In Ironchip we analyze the behavior of human beings in their daily relationship with these online services, to reach the conclusion that the locations from which we access each of the services in the day to day are intimately linked to our behavior and the service in question. We do not make a large money transaction from a bar, we try to do it from safe spaces such as our home, the office... We do not access protected services from our professional environment in the street, but we do it from the office...
Therefore, we researched and learned that mobility behavior makes each human being unique, the places we frequent in our day are a set of data that can identify us in a specific way just like our date of birth, name or ID card, thus becoming another factor of our identity.
The study Unique in the Crowd: The privacy bounds of human mobility published on March 25, 2013 already spoke of the value of an individual's locations to be able to identify him unambiguously: "We studied for fifteen months the human mobility data of 1.5 million individuals and found that human mobility traces are highly unique. In fact, in a dataset where the location of an individual is specified every hour, and with a spatial resolution equal to that given by the carrier's antennas, four spatio-temporal points are sufficient to uniquely identify 95% of the individuals."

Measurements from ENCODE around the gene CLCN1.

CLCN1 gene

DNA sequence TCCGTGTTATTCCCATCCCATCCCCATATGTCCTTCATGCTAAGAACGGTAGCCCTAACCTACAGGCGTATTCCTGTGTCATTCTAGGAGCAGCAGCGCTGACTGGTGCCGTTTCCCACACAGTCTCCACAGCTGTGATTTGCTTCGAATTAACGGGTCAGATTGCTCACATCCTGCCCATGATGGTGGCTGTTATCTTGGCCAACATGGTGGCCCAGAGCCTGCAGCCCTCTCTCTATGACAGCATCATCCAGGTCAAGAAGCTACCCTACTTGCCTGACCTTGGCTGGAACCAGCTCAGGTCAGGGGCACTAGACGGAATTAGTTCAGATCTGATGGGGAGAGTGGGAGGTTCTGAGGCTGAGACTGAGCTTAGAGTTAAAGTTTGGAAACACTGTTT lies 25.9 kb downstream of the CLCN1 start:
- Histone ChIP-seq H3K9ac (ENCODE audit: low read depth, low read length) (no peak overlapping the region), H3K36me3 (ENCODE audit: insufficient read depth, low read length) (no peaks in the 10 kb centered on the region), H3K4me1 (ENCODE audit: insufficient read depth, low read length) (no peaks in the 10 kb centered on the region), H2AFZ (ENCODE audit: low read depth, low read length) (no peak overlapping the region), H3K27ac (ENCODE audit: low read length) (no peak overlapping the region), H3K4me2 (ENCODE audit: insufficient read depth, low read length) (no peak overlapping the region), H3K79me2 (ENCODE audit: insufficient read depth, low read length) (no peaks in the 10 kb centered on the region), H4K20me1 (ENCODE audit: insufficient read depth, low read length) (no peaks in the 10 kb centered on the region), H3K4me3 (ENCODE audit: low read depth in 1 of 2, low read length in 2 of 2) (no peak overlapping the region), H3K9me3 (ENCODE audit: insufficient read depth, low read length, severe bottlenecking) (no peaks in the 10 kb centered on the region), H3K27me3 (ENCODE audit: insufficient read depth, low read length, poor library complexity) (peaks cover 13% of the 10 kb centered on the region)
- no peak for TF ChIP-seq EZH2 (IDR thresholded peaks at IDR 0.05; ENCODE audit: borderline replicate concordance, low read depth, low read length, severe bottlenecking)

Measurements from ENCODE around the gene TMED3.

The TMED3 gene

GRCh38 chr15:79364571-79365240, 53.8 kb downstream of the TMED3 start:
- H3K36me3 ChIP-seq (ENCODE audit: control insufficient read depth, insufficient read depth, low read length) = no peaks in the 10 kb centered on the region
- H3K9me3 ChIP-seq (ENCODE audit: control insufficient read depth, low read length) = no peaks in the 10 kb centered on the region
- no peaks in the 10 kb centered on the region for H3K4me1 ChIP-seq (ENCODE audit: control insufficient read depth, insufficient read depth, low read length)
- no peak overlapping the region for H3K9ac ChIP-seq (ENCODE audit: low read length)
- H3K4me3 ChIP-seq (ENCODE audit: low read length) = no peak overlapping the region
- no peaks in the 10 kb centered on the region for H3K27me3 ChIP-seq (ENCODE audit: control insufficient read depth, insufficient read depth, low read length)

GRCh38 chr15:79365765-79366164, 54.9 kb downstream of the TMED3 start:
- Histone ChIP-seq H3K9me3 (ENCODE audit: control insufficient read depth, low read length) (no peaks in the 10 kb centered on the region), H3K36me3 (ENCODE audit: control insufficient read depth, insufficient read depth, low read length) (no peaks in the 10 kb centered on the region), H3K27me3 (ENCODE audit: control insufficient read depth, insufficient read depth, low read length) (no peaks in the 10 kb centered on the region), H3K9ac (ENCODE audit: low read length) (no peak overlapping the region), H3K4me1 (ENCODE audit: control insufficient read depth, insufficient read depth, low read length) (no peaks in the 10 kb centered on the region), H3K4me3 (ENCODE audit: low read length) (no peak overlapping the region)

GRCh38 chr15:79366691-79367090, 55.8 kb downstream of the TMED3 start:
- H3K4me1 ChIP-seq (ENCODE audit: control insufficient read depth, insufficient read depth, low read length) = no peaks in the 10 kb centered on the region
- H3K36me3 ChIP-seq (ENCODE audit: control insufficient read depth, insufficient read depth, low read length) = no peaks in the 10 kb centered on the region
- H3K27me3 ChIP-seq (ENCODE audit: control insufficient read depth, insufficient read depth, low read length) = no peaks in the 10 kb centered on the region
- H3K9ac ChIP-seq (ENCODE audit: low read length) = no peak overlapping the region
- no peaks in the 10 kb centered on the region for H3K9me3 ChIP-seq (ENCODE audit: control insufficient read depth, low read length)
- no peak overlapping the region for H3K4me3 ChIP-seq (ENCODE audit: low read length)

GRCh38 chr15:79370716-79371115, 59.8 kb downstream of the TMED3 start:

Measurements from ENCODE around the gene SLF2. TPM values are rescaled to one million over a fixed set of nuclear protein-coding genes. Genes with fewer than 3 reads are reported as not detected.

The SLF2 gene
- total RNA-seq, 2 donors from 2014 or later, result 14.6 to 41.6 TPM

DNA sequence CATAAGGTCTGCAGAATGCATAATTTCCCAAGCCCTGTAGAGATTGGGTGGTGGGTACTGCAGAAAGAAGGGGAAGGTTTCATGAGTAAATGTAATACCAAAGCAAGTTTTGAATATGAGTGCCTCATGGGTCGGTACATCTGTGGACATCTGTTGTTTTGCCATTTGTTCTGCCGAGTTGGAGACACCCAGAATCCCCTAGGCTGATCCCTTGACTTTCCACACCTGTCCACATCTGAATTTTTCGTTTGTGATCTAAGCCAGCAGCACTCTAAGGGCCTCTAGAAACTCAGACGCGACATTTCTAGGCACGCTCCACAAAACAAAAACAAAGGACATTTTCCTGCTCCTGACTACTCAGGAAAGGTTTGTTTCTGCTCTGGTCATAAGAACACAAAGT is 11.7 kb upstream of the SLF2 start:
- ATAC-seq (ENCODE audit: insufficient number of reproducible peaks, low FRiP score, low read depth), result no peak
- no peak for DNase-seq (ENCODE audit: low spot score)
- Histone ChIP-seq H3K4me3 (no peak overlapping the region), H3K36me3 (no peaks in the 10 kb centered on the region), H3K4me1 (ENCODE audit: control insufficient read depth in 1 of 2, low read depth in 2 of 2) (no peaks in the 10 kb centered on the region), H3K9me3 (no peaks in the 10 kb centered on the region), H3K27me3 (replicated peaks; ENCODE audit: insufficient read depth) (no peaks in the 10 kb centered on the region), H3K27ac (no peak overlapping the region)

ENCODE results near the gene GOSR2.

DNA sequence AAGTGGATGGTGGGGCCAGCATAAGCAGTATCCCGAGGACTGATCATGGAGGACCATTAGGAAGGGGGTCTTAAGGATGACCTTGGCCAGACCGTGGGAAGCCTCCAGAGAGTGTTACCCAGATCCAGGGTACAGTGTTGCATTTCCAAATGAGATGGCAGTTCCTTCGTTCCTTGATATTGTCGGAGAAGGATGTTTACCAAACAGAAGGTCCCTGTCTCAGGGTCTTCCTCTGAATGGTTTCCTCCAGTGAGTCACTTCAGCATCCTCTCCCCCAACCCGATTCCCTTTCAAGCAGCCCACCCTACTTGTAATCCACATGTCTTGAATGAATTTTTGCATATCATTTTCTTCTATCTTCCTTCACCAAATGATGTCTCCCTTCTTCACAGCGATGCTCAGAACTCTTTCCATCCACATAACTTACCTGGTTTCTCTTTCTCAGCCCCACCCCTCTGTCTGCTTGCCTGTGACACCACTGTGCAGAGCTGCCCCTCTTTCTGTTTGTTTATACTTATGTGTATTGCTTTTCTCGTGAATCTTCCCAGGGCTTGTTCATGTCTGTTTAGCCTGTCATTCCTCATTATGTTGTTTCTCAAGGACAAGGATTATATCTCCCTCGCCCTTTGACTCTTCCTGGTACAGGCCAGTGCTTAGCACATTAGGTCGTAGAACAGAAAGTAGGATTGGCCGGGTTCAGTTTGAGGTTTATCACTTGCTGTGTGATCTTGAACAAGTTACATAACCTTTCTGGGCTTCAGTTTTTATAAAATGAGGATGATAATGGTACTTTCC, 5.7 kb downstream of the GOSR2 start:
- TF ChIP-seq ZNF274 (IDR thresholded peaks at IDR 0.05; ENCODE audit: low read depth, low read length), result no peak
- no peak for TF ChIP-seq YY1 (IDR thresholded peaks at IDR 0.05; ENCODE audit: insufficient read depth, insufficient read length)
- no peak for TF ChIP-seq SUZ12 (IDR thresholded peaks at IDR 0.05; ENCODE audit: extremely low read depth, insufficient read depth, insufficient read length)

So why hasn't location been used to generate digital identity so far?
Localization as we know it to date (GPS and IP) presents several security and usability problems, which has meant that it has not been present in security systems up to now. The main problems can be summarized in the following points:
How does Ironchip solve these problems?
La Ironchip's location technology is highly resistant to location spoofing, it analyzes the waves detected by a device in a specific location, creating a digital identity to recognize trusted users based on their unique behavior patterns.
To achieve a truly secure location that is difficult to spoof, we have replaced the typical latitude and longitude with more advanced geolocation methods, based on Artificial Intelligence and Big Data processes. Instead of using the GPS sensor, we are able to verify whether or not a device is in a secure location by signals from the environment, i.e. we analyze Wifi signals, signals from mobile devices such as 2G, 3G and 4G, or even from IoT signals such as Sigfox or Lora.
This technology puts an end to the problems of the current location by managing to generate a secure location capable of being used as proof of digital identity capable of proving identity in the digital environment, in short, that everyone can prove unequivocally that they are who they say they are by the relationship of the behavior of their locations.
By substituting coordinates for the set of analyzed signals, we prevent any remote attacker from spoofing our location. To do so, the attacker would have to be physically at the secure location, which makes the attack extremely difficult, and makes automated attacks impossible.